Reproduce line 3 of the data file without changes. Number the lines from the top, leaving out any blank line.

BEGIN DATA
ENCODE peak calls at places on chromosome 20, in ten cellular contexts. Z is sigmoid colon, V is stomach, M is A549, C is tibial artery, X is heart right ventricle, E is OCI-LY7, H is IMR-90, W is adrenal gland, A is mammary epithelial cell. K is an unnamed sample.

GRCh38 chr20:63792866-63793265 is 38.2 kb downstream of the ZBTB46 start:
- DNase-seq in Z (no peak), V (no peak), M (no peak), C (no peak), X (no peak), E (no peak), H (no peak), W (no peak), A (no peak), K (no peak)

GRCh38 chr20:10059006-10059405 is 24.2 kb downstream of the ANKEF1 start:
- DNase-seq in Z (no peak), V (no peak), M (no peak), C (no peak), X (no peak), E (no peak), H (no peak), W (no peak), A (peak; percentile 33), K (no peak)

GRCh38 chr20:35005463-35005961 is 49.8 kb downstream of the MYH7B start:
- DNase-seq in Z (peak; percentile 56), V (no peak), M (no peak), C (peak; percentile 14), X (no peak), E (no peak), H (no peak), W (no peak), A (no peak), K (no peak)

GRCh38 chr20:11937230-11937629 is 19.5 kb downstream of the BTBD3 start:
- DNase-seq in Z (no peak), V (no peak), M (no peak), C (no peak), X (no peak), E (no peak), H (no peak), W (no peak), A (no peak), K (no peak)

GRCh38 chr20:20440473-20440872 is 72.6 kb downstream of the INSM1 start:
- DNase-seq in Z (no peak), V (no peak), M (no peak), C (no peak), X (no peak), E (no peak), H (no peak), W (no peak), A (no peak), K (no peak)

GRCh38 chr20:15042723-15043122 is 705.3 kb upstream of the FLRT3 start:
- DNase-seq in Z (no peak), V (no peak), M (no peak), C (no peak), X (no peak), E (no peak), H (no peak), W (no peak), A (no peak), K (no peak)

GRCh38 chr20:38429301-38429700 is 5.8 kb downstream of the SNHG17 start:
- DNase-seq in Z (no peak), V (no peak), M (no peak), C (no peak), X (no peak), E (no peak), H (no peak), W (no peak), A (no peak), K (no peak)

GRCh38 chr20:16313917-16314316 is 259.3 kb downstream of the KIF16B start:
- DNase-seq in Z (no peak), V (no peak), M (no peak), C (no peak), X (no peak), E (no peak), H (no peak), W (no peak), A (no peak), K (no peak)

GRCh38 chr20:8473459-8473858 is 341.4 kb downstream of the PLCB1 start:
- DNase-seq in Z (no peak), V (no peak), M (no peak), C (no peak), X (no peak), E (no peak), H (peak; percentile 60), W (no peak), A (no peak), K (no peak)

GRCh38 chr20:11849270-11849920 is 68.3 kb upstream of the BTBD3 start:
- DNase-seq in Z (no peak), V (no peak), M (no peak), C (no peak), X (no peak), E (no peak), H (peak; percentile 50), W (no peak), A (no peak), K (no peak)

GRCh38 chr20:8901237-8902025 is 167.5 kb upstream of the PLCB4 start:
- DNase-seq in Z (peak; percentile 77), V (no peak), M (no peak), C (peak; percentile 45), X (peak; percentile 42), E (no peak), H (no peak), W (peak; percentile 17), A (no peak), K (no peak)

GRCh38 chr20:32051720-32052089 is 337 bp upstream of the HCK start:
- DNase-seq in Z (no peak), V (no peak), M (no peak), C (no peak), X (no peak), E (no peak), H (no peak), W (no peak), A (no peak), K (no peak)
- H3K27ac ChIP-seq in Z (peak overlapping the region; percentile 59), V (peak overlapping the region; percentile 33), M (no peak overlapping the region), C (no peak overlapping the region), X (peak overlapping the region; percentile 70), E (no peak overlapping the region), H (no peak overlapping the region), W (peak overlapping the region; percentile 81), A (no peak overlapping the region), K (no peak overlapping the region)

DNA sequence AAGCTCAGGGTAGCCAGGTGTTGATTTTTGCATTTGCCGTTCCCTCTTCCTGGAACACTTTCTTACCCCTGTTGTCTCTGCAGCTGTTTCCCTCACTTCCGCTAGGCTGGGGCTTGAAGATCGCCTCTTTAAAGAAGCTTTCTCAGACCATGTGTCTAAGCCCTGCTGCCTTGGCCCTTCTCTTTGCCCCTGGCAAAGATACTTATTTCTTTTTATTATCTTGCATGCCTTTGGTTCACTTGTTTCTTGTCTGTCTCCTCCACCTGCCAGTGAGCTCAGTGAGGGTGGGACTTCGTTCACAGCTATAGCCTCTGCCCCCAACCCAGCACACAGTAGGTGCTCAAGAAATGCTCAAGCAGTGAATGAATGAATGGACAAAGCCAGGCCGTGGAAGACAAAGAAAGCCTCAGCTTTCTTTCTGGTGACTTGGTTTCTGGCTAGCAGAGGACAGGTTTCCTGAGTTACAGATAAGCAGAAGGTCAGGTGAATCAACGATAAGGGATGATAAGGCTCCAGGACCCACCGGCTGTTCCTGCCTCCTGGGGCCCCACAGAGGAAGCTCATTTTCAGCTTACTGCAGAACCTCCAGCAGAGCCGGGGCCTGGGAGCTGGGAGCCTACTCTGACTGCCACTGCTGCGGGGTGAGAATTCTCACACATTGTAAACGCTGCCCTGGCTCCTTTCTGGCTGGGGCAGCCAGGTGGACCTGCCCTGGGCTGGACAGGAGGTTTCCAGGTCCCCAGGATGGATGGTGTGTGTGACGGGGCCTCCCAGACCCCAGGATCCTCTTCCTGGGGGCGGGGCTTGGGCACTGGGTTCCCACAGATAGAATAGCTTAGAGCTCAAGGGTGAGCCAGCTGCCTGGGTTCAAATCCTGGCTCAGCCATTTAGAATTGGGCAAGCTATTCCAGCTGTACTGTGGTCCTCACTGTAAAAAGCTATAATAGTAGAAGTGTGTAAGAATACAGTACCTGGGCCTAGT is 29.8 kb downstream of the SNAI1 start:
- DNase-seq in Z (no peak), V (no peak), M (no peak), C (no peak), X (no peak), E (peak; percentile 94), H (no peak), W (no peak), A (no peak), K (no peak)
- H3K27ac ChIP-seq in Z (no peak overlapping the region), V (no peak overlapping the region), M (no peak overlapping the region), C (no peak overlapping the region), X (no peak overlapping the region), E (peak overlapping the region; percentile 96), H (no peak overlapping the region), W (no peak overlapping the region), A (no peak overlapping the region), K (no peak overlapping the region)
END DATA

- DNase-seq in Z (no peak), V (no peak), M (no peak), C (no peak), X (no peak), E (no peak), H (no peak), W (no peak), A (no peak), K (no peak)